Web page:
SCRTD provided a significant number of resources to the incident. SCRTD relocated 150 buses from its Division 5 operating facility in South Central Los Angeles to other divisions in the system. Division 5 then became the LAPD’s command post and refuge for 4,500 responders. Also, SCRTD maintenance personnel fueled and repaired hundreds of response vehicles, including police cars, fire apparatus, National Guard trucks and Humvees, as well as many other assorted response vehicles. One hundred forty SCRTD buses transported responders to and from the riot areas, including county sheriff deputies, National Guardsmen and U.S. Marines. Clearly SCRTD had a major role in providing facility resources, fuel and skilled personnel to support the tactical response to the riot. Transit agencies across the country have continued to provide similar support during times of emergency, thus demonstrating their commitment to their respective communities
Tabletop exercises are invaluable tools for preparing responders and testing emergency plans, policies and procedures. Tabletop exercises expose weaknesses in planning and resource needs. Moreover, tabletop exercises train responders in their roles and responsibilities, improve responder coordination and communication, and develop effective teamwork.
The second day of the workshop is largely devoted to a tabletop exercise. Workshop participants are divided up into four or five groups, each led by a facilitator/instructor. Each group is then given a different disaster scenario. The scenarios can include hurricane, tornado, terrorism, blackout, flooding, civil disturbance and hazardous materials release. The exercise is designed to test the theoretical ability of the group to respond to an incident.
Each group is asked to set up an incident command system for the response and recovery phases of their scenario. The facilitator/instructor assist the group in selecting someone to act as incident commander, public information officer, operations chief, transit agency coordinator and other relevant unified command staff, depending on the scenario involved. As the exercise proceeds at intervals of 15 to 20 minutes, scenario updates are given to the group that can expand or complicate the scenario, forcing modifications to the tactical response and unified command structure. At the end of the exercise each group presents an after-action report on how it established a command structure, its incident response priorities and what hindrances occurred during the exercise and how they were overcome.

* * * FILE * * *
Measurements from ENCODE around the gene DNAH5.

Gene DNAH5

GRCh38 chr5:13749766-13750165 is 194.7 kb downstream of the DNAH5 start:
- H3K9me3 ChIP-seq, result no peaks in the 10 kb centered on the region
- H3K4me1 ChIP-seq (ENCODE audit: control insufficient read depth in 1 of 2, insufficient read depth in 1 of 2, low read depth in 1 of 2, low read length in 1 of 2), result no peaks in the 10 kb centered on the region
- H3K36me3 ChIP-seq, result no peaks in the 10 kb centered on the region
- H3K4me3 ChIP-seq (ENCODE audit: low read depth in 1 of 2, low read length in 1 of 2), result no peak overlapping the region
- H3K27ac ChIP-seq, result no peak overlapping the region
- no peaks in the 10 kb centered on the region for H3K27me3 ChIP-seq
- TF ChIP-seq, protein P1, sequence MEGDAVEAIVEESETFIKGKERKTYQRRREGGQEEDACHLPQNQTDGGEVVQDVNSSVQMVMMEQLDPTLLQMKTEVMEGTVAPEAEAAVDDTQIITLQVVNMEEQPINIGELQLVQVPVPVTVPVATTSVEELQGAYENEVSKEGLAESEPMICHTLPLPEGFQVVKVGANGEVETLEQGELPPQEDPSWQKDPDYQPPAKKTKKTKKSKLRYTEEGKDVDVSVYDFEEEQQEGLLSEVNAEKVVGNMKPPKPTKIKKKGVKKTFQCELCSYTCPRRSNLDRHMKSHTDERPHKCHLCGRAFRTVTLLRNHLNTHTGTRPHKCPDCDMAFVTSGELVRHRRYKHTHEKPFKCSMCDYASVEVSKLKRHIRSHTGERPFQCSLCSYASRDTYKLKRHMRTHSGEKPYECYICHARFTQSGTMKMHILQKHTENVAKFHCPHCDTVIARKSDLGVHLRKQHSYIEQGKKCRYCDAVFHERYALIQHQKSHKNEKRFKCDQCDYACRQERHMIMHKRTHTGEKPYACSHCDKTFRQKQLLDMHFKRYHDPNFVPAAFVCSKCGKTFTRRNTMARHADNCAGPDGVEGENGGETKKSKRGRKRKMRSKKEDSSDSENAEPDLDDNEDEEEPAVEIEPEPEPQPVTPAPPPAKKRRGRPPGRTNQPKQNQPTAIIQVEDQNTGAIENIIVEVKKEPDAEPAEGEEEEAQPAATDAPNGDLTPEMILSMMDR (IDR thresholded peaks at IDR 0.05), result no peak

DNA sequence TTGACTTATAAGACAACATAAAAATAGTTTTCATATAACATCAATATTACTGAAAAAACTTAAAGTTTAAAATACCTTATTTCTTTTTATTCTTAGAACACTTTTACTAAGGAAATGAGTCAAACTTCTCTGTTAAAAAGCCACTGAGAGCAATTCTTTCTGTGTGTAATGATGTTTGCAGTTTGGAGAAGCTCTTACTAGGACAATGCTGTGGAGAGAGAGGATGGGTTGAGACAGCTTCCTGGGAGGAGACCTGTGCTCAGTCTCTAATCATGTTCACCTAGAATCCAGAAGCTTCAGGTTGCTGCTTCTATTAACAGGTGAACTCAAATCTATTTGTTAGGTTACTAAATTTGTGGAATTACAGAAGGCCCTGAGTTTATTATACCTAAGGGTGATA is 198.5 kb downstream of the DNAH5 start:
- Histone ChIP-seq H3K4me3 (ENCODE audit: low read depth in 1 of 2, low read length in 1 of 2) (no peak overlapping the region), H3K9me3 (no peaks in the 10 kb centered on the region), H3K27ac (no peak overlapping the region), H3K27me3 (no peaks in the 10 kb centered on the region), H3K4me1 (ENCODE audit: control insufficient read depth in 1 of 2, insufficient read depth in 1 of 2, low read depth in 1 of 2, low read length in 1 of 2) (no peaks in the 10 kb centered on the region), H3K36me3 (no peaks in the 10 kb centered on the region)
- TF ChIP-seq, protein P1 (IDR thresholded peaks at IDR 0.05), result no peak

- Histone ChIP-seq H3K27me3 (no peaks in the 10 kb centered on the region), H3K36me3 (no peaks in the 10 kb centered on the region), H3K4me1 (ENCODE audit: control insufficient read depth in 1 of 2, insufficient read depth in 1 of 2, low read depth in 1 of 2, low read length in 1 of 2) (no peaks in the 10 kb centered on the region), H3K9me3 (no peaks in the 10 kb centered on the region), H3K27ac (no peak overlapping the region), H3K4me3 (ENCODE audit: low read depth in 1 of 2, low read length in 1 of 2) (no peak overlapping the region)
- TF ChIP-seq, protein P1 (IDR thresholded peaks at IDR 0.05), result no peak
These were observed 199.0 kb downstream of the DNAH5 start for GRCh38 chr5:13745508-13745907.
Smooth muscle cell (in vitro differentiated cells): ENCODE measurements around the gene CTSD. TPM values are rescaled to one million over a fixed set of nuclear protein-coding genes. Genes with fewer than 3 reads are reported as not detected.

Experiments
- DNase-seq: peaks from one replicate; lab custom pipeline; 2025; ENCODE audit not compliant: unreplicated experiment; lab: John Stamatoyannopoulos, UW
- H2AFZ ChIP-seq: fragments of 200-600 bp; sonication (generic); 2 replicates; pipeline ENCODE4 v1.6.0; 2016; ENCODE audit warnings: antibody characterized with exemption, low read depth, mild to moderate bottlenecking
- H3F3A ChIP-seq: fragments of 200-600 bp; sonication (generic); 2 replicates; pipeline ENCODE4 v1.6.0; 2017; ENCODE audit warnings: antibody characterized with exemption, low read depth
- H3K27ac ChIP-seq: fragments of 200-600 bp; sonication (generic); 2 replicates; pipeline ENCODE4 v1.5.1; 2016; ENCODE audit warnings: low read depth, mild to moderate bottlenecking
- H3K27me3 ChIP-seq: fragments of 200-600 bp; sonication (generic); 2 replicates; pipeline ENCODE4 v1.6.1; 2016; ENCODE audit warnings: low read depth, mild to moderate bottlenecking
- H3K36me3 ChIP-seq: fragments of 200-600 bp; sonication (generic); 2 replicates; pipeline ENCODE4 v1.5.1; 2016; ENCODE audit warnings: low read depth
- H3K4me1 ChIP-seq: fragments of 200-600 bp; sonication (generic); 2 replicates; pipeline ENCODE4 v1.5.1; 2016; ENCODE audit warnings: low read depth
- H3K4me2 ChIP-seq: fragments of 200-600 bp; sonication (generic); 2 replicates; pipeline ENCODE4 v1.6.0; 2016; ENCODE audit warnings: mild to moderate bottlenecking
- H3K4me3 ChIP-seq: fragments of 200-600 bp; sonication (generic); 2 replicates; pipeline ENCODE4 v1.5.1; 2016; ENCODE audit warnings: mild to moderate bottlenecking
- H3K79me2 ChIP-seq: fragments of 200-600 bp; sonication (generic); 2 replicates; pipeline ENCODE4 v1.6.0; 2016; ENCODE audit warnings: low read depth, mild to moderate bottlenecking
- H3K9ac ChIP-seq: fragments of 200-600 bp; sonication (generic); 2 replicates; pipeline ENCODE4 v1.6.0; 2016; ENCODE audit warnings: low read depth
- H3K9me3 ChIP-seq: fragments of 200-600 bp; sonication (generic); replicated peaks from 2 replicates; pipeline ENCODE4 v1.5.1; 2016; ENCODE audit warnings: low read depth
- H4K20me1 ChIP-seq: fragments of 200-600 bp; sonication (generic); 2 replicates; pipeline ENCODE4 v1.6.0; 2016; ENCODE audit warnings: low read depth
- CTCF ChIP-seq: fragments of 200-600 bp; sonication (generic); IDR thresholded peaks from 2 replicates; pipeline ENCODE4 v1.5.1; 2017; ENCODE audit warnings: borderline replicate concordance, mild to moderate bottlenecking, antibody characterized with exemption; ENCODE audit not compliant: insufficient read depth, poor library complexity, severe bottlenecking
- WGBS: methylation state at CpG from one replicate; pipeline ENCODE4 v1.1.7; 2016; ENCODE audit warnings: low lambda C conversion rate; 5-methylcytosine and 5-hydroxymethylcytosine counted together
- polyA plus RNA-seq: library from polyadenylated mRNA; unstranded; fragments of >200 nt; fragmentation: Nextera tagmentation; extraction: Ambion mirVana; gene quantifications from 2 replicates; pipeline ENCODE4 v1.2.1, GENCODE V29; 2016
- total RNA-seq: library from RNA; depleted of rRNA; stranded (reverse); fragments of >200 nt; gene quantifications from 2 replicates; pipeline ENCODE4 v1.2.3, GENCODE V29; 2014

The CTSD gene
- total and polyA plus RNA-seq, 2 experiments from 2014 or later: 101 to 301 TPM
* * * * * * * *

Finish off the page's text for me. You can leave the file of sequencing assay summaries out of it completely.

Following the after-action report, each group then manages the recovery phase of the scenario. The groups are dealt with the questions: Do the tactical objectives change? Is there a transfer of incident command? What resources are needed in the recovery phase? These and other questions are central to the recovery phase of the scenario.
The exercise demonstrates that no single agency can effectively manage a major emergency alone. A major incident is going to require the resources and expertise from many organizations and agencies. All responding organizations bring their own agendas to the emergency scene. Each of these agendas represents real, valid and significant concerns. Problems are often created, however, when there is no communication prior to the emergency and each organization feels that its specific agenda or interest is most important. Ultimately, the ability to mount a safe and effective response builds on what is accomplished during planning and preparedness activities. The real issue is not just communicating command — it is also coordination and cooperation.
From an emergency response perspective, there are two kinds of transit agencies: those that have lived through a crisis and those that will.
The “Connecting Communities” workshop provides an opportunity for agencies and stakeholders to become acquainted with one another, their interrelated roles and their respective responsibilities. We always begin the workshop by telling participants that one of the best things that can happen in the next two days is the exchange of business cards among them. Transit systems have a place at the emergency management planning table; transit systems can offer tremendous resources in times of emergency. Aside from just moving people, they can offer large facilities, large fuel storage, skilled repair personnel, evacuation planners and communications equipment.
Transit agencies must become full partners in local emergency planning efforts; this will ensure that transit becomes part of a designated emergency command structure. Furthermore, transit agencies are uniquely qualified to efficiently provide emergency service to people who lack mobility options.